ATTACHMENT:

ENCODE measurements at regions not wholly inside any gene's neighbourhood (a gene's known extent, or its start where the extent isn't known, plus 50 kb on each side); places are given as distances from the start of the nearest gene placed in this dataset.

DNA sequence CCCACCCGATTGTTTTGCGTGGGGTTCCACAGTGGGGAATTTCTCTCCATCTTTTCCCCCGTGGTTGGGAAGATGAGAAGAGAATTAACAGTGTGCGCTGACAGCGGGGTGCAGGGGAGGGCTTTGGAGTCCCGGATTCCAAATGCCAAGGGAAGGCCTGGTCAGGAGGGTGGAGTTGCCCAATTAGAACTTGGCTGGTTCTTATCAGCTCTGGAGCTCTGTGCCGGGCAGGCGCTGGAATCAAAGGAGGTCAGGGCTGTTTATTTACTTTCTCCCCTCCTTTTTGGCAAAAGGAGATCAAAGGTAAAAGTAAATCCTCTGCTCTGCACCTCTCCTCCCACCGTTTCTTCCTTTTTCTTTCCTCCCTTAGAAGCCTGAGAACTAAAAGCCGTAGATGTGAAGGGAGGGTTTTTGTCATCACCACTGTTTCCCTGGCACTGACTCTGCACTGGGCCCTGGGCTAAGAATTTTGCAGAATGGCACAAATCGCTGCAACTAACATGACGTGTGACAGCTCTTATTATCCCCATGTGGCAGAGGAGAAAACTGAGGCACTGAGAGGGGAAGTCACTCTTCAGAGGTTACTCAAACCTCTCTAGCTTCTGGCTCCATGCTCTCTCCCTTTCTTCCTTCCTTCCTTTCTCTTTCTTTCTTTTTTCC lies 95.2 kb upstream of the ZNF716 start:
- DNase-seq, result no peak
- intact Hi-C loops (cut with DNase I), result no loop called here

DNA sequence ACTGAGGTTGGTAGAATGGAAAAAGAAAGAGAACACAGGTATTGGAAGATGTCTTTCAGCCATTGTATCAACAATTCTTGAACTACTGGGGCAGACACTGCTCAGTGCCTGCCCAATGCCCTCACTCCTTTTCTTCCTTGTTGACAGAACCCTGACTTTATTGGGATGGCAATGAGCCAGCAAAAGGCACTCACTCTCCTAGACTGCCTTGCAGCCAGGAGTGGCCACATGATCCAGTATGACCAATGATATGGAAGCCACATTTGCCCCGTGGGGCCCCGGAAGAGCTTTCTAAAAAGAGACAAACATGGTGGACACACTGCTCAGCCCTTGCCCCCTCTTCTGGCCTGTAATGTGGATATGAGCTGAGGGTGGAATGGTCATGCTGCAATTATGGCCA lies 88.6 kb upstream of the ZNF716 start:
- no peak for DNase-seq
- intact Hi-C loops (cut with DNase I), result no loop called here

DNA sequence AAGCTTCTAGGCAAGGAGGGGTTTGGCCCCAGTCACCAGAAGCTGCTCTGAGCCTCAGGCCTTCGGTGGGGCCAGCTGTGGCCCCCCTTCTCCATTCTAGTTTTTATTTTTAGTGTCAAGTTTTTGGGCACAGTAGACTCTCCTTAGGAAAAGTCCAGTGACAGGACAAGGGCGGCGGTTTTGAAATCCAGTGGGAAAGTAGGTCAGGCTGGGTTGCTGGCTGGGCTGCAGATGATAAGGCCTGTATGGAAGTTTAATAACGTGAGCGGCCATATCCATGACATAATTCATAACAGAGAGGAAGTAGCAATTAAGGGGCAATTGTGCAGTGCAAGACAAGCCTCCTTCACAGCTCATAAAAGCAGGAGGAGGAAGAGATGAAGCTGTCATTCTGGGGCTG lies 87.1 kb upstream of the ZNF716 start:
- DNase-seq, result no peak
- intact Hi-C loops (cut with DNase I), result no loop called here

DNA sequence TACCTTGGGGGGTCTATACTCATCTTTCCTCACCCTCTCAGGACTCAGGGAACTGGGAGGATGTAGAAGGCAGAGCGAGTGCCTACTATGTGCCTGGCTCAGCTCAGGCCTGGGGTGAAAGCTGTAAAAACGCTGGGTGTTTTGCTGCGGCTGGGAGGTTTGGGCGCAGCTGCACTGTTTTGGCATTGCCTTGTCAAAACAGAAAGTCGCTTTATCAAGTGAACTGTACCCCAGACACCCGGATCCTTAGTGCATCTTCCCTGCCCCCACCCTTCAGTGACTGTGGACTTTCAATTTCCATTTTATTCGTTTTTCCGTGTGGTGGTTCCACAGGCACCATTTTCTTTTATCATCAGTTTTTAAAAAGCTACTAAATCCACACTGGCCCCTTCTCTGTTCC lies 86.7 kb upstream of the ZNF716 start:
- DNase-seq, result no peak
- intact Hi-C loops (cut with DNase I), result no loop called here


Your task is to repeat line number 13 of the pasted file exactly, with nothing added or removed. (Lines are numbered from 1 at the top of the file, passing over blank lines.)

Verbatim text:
- intact Hi-C loops (cut with DNase I), result no loop called here